When someone gives a pet to the children of the United States, who do you suppose ends up feeding it every day and cleaning its cage?

Right now, for instance, there is a new elephant in town, a tardy Bicentennial gift from the children of Sri Lanka (formerly Ceylon) to the children of the United States. The children are enjoying the baby elephant, whose name is Shanti, and the National Zoological Park is feeding and cleaning up after it.

"This is the pleasure and the privilege of being a national zoo," says the director, Theodore Reed. It means that the zoo sometimes gets valuable and/or rare animals free; it also means that it takes anything a foreign country, domestic President or other official wants to give it.

Shanti is a welcome present - the National Zoo needed one, and elephants are up to something like a dollar a pound now. But the history of the National Zoo includes the gracious acceptance of a lot of pigeons and oposums which VIPs wanted to unload. On Jan. 5, 1918, President Woodrow Wilson presented to the National Zoo one "domestic turkey, colored red, white and blue," which someone had just unloaded on him.

Shanti, whose name means "peace," will be presented formally on inauguration day. Just as she had been about to depart for America last year as a Bicentennial gift, the Indian elephant made the endangered-species list, and additional paperwork, including proof that she had not been captured in the wild, held her up. If an elephant is a singularly inappropriate inaugural gift for a Democratic President, the ambarrassment is shared by the givers. The elephant is also the symbol of the political party now out of power in Sri Lanka.

About a year old, Shanti weighs close to 500 pounds. She was an orphan, apparently abandoned by her parents.

Do state gifts get VIP treatment at the zoo? "We have democracy here," said Reed. "Everyone gets the same high standard of treatment." But it might be noted that Shanti is fed her milk out of champagne bottles. (The explanation is that there were a lot of them around after New Year's Eve; besides, as we all remember from then, they are great bottles.)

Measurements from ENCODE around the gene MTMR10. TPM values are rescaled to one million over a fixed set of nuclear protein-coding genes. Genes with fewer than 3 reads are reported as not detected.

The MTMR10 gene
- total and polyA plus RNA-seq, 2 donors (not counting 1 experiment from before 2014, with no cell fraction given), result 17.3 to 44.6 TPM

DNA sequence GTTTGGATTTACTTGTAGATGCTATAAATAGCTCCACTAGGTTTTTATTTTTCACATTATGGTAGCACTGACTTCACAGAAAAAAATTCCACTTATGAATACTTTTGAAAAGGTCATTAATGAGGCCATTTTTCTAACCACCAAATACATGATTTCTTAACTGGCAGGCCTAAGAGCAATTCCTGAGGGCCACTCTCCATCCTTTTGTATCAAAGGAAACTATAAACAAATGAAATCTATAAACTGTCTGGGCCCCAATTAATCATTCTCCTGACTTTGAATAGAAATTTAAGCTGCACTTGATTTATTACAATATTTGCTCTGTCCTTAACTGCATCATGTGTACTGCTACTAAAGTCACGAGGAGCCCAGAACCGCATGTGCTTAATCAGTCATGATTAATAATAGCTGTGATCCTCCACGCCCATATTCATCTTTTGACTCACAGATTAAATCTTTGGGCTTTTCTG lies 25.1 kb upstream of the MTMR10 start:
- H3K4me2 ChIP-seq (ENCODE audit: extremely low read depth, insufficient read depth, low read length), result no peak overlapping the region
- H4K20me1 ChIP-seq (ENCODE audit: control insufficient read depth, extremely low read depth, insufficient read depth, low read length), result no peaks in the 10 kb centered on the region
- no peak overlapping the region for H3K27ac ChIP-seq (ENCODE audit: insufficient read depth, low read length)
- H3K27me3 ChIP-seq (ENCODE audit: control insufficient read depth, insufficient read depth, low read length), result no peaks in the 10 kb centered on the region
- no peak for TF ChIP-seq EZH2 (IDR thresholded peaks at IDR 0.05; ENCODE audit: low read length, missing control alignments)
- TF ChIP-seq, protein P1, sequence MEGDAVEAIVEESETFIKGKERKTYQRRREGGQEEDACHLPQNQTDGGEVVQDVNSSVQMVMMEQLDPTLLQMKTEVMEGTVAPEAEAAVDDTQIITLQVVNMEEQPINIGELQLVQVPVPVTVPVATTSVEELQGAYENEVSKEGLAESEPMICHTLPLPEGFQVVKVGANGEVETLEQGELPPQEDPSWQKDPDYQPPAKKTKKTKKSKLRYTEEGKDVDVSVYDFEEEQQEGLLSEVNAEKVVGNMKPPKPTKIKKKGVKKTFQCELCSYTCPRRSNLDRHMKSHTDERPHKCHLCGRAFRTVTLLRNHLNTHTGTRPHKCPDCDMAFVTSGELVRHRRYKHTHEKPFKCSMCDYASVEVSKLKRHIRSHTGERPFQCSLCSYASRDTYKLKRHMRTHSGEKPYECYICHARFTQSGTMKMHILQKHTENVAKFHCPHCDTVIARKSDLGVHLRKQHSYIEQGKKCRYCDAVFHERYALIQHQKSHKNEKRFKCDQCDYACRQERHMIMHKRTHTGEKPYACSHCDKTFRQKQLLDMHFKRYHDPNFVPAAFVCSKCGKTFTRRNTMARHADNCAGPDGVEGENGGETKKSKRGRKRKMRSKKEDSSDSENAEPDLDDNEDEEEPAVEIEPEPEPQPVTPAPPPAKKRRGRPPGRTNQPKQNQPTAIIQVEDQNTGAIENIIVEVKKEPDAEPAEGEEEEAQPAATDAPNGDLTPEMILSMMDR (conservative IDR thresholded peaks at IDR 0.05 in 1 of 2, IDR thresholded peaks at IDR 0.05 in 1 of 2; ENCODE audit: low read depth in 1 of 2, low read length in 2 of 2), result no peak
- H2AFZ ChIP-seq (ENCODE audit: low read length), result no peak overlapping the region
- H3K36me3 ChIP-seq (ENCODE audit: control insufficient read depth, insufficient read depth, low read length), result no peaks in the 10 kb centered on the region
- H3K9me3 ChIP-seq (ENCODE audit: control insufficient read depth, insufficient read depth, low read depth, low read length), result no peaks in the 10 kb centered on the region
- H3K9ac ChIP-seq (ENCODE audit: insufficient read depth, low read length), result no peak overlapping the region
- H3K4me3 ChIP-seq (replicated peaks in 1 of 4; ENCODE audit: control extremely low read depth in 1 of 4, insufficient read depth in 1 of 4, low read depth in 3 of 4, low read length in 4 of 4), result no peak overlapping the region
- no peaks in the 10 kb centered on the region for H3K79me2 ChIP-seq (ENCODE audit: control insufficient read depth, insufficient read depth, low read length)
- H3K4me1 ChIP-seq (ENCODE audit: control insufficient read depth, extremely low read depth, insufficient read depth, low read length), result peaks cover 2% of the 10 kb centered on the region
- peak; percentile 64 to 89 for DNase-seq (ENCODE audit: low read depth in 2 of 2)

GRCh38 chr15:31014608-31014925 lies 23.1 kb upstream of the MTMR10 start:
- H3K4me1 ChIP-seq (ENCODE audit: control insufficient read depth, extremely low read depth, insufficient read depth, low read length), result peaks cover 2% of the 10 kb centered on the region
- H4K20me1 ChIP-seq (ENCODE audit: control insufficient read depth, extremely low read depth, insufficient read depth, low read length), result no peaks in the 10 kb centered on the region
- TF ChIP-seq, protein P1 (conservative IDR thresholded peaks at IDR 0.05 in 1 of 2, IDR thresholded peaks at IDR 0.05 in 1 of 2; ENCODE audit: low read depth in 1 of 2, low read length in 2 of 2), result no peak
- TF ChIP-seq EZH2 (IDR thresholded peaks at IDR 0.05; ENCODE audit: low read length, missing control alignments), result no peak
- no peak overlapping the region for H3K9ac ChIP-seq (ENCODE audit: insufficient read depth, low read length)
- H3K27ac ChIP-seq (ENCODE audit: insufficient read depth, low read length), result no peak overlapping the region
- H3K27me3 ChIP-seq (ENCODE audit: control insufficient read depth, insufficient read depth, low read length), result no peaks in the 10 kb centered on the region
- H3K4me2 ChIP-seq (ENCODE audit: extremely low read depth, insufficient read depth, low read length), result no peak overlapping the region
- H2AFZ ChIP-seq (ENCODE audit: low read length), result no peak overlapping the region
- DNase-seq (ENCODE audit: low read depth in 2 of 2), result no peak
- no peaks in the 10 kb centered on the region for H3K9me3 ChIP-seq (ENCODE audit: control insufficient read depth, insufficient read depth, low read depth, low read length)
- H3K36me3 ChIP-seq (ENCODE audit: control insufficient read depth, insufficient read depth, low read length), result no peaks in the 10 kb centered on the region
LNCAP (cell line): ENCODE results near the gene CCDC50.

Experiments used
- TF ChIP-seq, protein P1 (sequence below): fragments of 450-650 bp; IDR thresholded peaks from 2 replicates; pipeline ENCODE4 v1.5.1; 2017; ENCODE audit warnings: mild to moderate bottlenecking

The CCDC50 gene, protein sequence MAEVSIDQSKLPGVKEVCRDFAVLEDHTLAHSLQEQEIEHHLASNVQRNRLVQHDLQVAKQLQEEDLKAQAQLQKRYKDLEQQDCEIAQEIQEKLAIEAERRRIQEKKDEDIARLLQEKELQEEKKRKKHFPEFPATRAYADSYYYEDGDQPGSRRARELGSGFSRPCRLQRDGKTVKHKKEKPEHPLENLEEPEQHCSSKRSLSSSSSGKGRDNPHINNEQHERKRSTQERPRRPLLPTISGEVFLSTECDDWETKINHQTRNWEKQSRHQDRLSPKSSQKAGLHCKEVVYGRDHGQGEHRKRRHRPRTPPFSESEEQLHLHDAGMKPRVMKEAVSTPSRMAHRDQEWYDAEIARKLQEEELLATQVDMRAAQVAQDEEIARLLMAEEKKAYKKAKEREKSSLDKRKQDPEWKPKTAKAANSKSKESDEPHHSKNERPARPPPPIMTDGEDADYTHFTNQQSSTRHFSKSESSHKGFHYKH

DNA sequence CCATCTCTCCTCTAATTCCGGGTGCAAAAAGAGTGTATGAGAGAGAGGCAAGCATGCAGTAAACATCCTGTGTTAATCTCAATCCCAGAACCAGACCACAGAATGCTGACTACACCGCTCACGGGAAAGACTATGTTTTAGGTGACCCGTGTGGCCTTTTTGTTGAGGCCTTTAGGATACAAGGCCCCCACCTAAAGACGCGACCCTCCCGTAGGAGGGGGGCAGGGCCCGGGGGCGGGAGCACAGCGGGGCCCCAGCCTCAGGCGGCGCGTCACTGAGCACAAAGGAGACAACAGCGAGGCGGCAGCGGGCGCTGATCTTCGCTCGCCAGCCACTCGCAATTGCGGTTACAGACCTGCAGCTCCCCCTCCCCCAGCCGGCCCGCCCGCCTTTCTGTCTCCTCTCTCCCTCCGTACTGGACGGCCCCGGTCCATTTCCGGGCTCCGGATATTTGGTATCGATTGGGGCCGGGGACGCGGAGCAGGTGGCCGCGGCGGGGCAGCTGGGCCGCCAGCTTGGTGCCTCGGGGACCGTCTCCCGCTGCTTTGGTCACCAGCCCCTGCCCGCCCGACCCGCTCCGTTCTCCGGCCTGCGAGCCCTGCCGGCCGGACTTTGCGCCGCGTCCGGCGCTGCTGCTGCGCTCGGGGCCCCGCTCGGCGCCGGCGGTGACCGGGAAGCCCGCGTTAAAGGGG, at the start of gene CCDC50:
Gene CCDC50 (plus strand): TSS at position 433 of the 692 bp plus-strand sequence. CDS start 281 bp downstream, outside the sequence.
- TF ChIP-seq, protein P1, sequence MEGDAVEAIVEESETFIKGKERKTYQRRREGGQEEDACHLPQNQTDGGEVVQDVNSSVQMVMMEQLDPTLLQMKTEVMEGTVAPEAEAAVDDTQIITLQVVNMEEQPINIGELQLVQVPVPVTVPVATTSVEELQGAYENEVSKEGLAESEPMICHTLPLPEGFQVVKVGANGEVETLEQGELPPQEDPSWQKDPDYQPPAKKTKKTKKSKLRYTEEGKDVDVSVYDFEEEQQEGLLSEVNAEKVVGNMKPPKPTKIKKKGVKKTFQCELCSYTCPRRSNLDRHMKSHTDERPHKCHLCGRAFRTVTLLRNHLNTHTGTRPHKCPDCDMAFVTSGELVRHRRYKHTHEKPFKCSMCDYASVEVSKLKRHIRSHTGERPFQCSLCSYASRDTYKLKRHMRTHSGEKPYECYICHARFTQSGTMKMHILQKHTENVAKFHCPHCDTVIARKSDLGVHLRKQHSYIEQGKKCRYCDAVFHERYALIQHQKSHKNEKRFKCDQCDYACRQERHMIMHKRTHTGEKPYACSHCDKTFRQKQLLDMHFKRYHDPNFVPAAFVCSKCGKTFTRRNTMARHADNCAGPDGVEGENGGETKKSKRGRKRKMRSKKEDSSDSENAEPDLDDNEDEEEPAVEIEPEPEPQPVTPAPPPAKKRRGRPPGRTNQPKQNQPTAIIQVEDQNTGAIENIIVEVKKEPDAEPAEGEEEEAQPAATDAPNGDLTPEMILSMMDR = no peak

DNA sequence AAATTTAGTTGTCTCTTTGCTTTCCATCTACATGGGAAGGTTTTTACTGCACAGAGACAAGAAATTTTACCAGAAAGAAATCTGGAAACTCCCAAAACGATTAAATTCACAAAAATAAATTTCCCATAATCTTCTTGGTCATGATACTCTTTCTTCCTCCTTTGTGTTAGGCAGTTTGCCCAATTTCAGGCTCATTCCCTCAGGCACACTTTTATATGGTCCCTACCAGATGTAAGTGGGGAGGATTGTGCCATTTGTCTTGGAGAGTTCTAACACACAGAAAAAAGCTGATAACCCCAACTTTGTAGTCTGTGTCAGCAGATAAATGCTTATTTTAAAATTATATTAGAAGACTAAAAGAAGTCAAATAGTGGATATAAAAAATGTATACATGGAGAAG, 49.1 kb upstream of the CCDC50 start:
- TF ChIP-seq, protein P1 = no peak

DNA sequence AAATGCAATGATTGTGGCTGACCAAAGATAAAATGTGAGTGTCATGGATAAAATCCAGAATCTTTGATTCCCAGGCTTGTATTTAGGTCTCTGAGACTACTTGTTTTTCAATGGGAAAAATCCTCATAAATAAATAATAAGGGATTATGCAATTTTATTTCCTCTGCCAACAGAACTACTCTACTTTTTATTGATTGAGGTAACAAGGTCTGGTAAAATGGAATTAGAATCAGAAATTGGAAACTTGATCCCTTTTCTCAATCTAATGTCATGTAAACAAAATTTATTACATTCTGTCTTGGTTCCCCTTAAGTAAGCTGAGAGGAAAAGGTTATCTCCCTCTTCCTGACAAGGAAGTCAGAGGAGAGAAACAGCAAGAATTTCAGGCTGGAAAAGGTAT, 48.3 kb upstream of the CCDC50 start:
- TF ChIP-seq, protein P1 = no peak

In addition to getting the gifts that nobody wants, the National Zoological Park gets the gifts that everybody wants. There was a spectacular scramble over the pandas, when the people of China offered them to the people of the United States, and the easiest way of resolving it, Reed knew, would be going with "tradition" and giving them to the National Zoo. In spite of the $500,000 that came out of the Zoo budget to house those pandas, they were ample repayment for the acceptance of all those opossums and turkeys.

Another famous present, although not a state one, was Mohani, the white tiger. The route then was: The hunter who found her asked Reed if he were interested; a donor, Metromedia, was approached successfully; Metromedia presented her to President Eisenhower, and the President passed her on to the Zoo.

Reed has also made a success of "acting receptive" about receiving interesting animals. When then-Attorney General and Mrs. Robert Kennedy were in Indonesia and promised a pair of American swans to then-President Sukarno, Reed could have just sent them off, but decided instead to accompany them and use the opportunity pointedly to admire the country's Komodo dragons. As he had hoped, Sukarno made the present of a pair - but with more style than Reed had anticipated. The Indonesian president snapped his fingers, Reed reported, and "an Air Force colonel with a 45 strapped on his back" stepped out from behind a curtain and took the order. "I kept wondering who the hell else was behind that curtain."

Six year later, after the Zoo had had trouble with one of the Komodo dragons - "You never give an 125-pound lizard an enemz?" - President Soharto was persuaded to produce another one "as symbol of friendship from the people of Indonesia to the people of the United States."

Other state gifts have included: two okapis, a pair among many given out as gifts to different countries by the Belgians, just before quitting colonial rule of the Belgian Congo; nine red kangaroos, which Australia had exhibited at the World's Fair in Montreal and decided not to transport all the way home; ditto on some Japanese goldfish from the Imperial Collection, which had been at Expo '64, an Indian rhinoceros with baby, "because the ambassador heard we needed one"; other elephants, including a previous Shanti, and a lesser panda, also from India; and a tiger named Foa (for Foreign Operations Administration) from Pakistan.